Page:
Lean LeadershipPreconstructionLean Culture BuildingLean Design

How To Save $1 Million Per Project

“Hey I didn’t design this, what does this mean here? I can’t install what I don’t understand.” So we ask!

Typical contracts, even design-build, do not have all the decision makers on a project at the table at the same time, from beginning to end. Even if the CM or GC are working closely with the design team (rare) the trades and suppliers have separate contracts. This contractual “siloing” leads to RFIs. That’s because it’s inevitable that the estimates, scope, BIM or blueprints will have missing information and will not address everything. So someone documents a question, requiring someone to answer. That’s an RFI: Request for Information.

According to a classic, decade-old Navigant study of one million RFIs, worldwide, excluding labor, equipment, and material costs, the average response was just over nine days. The average cost for reviewing and responding to RFIs was $1,080 and the average number of RFIs per project was 796.
Those are averages. And in the ensuing decade, costs have inflated to $1,371 each in 2024.

Tom Plumb, President and CEO of Kinetic Construction, says, “We did our own exercise three years ago to find out what the actual cost of an RFI is, picking 10 random projects, and did interviews with consultants, engineers and owners, and concluded that $3,500 was the average cost. This is 100% waste.”

But let’s take Navigant’s lower averages and calculate for a $46 Million project: 796 RFI’s (17.2 per Million), 9 days each to turnaround, $1,371 (in 2024 dollars) processing cost each: the project impact is $1,091,793 (that’s a Million bucks) wasted, and 7,164 days (almost 20 years) of wasted time. Now obviously, many RFI’s were asked early enough not to impact the trade work, and/or concurrently, and when it did impact the work, there were plenty of workarounds (involving additional uncounted waste). Waste. Waste. Waste.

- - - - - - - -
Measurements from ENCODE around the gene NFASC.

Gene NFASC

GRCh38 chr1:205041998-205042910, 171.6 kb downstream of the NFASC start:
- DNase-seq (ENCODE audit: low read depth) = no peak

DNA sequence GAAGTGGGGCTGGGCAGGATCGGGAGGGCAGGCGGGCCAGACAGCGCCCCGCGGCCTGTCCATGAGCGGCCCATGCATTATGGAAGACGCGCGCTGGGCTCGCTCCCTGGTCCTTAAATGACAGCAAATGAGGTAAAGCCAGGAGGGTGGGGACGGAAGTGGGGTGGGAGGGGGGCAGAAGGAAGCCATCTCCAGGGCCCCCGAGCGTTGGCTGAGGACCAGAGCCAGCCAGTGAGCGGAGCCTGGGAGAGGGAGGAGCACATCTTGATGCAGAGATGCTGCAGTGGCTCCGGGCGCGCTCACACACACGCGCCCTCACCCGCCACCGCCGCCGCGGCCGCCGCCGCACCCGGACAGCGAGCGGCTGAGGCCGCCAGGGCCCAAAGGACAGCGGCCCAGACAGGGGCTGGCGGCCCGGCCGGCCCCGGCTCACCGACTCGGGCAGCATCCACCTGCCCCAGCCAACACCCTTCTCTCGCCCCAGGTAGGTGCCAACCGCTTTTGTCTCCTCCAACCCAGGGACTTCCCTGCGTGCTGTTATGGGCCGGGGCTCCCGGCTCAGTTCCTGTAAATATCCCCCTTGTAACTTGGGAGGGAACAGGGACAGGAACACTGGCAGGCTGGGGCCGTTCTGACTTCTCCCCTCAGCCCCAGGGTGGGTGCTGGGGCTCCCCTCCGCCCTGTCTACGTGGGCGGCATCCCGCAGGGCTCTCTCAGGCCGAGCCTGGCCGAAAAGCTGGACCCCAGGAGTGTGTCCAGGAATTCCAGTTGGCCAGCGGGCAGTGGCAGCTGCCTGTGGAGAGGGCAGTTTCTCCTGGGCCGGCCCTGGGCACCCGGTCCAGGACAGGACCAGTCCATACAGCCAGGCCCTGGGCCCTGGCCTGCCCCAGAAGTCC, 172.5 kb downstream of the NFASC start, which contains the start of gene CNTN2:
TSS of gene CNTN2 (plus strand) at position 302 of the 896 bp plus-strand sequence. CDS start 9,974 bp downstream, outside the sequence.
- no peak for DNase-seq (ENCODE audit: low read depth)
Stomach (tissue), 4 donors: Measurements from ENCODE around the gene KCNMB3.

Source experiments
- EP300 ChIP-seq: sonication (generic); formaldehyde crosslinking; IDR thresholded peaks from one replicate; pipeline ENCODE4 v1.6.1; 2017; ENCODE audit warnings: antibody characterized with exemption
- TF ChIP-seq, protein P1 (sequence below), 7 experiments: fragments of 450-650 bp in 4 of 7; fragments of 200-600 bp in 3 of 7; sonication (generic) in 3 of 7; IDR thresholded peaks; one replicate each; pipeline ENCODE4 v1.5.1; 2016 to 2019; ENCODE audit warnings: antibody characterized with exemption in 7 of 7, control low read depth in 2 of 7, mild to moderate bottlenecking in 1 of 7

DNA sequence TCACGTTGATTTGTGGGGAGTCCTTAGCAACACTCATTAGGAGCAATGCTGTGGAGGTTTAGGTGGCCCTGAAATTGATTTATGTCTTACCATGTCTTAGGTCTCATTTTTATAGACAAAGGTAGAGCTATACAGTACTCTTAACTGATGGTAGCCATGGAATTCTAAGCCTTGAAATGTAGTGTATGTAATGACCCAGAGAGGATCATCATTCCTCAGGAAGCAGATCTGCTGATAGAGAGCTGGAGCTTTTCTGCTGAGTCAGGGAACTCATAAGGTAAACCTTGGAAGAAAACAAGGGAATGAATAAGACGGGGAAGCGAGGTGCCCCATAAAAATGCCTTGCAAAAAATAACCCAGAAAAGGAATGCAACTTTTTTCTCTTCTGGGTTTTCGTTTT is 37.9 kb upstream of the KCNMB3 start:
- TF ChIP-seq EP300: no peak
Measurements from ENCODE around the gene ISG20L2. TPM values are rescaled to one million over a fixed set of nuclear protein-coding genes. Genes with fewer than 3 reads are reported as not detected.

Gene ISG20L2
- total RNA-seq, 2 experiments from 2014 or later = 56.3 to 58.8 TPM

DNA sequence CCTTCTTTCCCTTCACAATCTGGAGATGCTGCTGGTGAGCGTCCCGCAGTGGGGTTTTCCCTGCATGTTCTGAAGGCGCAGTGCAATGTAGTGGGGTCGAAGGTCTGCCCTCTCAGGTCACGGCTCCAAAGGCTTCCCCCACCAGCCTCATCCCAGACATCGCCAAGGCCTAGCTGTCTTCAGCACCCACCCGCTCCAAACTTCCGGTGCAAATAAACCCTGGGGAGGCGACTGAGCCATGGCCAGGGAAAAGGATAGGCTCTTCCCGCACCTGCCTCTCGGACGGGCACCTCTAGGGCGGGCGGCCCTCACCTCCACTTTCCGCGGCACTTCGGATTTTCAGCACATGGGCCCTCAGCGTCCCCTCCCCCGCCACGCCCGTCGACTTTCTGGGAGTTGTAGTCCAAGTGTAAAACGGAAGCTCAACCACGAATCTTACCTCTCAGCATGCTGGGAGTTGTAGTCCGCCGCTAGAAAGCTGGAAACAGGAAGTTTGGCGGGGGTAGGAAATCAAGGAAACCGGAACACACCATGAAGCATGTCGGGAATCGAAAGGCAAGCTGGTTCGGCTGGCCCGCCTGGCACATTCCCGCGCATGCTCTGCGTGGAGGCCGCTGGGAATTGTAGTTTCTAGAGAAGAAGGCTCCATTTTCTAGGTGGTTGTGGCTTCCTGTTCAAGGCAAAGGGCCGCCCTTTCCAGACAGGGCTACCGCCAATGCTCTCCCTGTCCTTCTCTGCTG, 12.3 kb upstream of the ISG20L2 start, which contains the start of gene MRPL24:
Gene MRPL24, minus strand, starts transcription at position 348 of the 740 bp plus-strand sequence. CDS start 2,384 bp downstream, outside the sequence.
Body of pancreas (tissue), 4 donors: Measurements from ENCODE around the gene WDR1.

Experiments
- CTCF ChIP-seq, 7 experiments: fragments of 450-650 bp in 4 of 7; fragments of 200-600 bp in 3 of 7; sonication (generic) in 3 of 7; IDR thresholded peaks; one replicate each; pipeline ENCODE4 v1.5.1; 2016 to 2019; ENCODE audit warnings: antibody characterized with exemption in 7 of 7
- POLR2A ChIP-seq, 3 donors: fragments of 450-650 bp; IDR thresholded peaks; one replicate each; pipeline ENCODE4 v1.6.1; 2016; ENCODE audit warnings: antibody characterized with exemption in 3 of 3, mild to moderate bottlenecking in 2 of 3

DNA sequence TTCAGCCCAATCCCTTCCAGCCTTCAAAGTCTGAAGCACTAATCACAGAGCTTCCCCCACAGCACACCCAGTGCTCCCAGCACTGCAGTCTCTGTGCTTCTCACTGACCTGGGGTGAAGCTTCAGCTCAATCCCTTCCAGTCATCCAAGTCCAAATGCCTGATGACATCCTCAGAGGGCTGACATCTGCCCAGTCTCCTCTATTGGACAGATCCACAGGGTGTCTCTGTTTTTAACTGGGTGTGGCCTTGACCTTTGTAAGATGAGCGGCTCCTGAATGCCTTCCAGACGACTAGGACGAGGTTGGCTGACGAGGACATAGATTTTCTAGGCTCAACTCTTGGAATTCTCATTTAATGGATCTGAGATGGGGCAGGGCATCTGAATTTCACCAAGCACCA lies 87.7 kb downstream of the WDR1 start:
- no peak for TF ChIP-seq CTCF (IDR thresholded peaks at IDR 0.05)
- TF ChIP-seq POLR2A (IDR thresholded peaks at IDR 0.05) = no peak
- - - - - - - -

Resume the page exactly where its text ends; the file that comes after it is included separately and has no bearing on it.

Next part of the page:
The Master Builder
The Navigant Study authors also point wistfully to “the ‘master builder’, which concept commenced around 2680 BC when the Egyptians constructed the Great Pyramids and was formalized in 1750 BC when the Code of Hammurabi gave ‘master builders’ absolute responsibility for design and construction, there was no need for such a process. Why? Simply because the individuals who planned and designed projects also were in charge of the construction and, most likely, spent all their days on the site. They clearly understood the intent of the design and were in a position to execute to that intent eliminating the need to ask any questions.” (I’m betting my old buddy Jim Zack wrote that paragraph.)

“Despite its many successes, the construction industry is one of the most inefficient in today’s economy,” says Kinetic’s Tom Plumb. “To that end, the company prefers a lean based, Integrated Project Delivery (IPD) model he believes will not only benefit clients but could be a model that could transform the industry itself.”

The IPD team IS the Master Builder.
“Integrated Project Delivery is extremely, painfully logical,” notes Plumb. “Having all the decision makers on a project at the table at the same time, from beginning to end, is a concept that only our industry has failed to understand.”

The waste of RFI’s and all the other 8 wastes (as much as 45 per cent waste) were some of the realizations that led Plumb to become confident that Integrated Project Delivery (IPD) and the accompanying lean mindset is the only model that can address those issues and many others in the construction process, adding, “We’re very excited about it.”

Download the Navigant Study HERE:

Read the full Tom Plumb article HERE.

Learn more about IPD HERE.

Projects between $5M and $50M have an average of 17.2 RFIs per $1 million of construction cost, whereas projects between $1 billion and $5 billion have an average of just 1.1 RFIs per $1 million of construction cost. For all projects in the sample, the ratio is 9.9 RFIs per $1 million of construction cost.

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